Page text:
They transfer the prison, and all of a sudden all this money cuts loose, all these people cut loose.
After they killed Uday and Qusay, the focus centered on Saddam: Find him, kill him, capture him, whatever it takes. To me, it was a false sense of security: If we get Saddam, we're going to win this war.
Military intelligence interrogators, however, their goal is to get information, to save lives, to stop the war, to find Saddam - whatever the information is going to be used for, at whatever cost.
The war was declared over - the end of major combat operations - in May 2003. Release procedures got under way immediately; reducing the population from 8,000 to just over 300, of course, requires fewer military police soldiers.
There was a military police brigade with over 3,400 soldiers getting ready to go home because their mission - prisoner-of-war operations - was finished.
The mission statement was ordered, and it sent the 800th MP Brigade, effective the first of July, up to Baghdad. I joined my brigade to take command at the end of June.
At that time, about July 5, we had no Iraqi corrections officers working for us. It was a responsibility of the CPA, with contractors, to set up a training program.
And shortly after that, when I try to get access to those soldiers, to ask them what in the world was going on, I was told that they did not work for me and I had no right to have access to any one of them.
If they conducted a raid in this room, you'd all be policed up. They'd take all of you to Abu Ghraib and turn you over to the soldiers. Maybe there's only one or two of you in this group who was a known associate or had any piece of information that they are trying to exploit.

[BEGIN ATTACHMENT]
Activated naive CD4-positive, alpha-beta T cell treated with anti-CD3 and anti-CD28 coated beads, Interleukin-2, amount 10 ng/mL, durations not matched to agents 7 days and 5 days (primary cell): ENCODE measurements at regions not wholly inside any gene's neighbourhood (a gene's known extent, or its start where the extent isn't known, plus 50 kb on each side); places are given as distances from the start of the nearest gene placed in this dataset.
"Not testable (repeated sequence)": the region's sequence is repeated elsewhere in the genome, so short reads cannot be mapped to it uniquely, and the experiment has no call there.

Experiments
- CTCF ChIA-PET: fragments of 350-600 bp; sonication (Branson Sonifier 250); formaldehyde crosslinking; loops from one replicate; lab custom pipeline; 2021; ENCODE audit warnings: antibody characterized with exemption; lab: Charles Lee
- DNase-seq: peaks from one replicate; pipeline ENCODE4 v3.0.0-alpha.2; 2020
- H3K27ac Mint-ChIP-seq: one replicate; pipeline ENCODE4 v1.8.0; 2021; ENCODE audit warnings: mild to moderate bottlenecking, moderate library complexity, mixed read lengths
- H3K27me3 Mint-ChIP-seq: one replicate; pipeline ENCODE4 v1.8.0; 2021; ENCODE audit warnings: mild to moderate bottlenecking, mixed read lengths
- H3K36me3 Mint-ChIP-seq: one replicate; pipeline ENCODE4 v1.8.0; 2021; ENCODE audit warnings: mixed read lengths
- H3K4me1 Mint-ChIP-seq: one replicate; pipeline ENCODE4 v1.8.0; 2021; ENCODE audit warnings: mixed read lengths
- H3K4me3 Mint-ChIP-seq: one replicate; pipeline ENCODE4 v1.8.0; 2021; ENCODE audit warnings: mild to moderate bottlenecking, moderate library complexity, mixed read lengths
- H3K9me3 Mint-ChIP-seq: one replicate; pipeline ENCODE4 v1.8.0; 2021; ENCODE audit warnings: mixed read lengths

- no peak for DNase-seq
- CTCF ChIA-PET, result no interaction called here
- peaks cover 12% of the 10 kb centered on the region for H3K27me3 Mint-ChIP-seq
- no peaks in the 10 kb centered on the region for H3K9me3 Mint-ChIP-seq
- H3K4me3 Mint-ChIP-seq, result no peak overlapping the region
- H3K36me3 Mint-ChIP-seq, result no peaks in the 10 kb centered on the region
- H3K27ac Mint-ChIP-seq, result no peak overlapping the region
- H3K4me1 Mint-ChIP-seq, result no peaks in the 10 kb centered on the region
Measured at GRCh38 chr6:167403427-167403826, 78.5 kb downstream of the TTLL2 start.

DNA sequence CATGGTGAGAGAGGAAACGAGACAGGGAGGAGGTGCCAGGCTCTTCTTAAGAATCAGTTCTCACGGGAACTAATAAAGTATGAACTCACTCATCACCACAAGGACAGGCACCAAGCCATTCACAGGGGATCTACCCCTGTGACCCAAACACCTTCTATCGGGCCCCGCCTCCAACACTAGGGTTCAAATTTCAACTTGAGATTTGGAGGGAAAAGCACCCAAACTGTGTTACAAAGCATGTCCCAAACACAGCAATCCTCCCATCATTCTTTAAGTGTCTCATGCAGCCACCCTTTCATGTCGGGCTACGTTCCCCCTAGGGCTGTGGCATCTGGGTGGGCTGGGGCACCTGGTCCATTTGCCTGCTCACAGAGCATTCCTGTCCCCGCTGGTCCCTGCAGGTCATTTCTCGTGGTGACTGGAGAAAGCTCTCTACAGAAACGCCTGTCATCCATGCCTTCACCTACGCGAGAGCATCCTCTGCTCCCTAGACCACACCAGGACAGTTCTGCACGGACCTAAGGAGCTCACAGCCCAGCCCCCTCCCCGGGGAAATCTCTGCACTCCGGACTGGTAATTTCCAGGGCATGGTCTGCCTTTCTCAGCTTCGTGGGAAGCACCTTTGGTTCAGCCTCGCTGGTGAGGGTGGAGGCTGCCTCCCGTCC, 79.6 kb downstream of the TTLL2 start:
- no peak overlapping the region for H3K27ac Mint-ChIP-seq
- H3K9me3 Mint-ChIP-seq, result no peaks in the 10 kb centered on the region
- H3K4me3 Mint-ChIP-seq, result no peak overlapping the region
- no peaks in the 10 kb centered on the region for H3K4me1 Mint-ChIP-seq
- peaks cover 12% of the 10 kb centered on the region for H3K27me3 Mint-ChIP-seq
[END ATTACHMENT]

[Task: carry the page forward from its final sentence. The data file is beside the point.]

If you are charged with this responsibility of enhancing interrogations, or using soldiers to enhance interrogations to find Saddam, and you're above the law for all practical purposes, you might try some unusual techniques. Now we know that, in fact, they did.
The day after the prison was transferred to the military intelligence command, they had an entire battalion - 1,200, 1,500 soldiers - arrive at Abu Ghraib just for force protection alone.
Military police know what to do, they know the Geneva Conventions, and their objective is to provide a safe, secure, fair environment for prisoners under their control.
In November, they transferred control of Abu Ghraib to the military intelligence command completely; it was, after all, the center for interrogations for Iraq.
The vast majority of prisoners at Abu Ghraib, even after interrogation, had no further intel value whatsoever.
I knew how many MPs I had assigned to the brigade, how many military prison operations I would be running, but we needed to evaluate how many criminal prison operations we could support.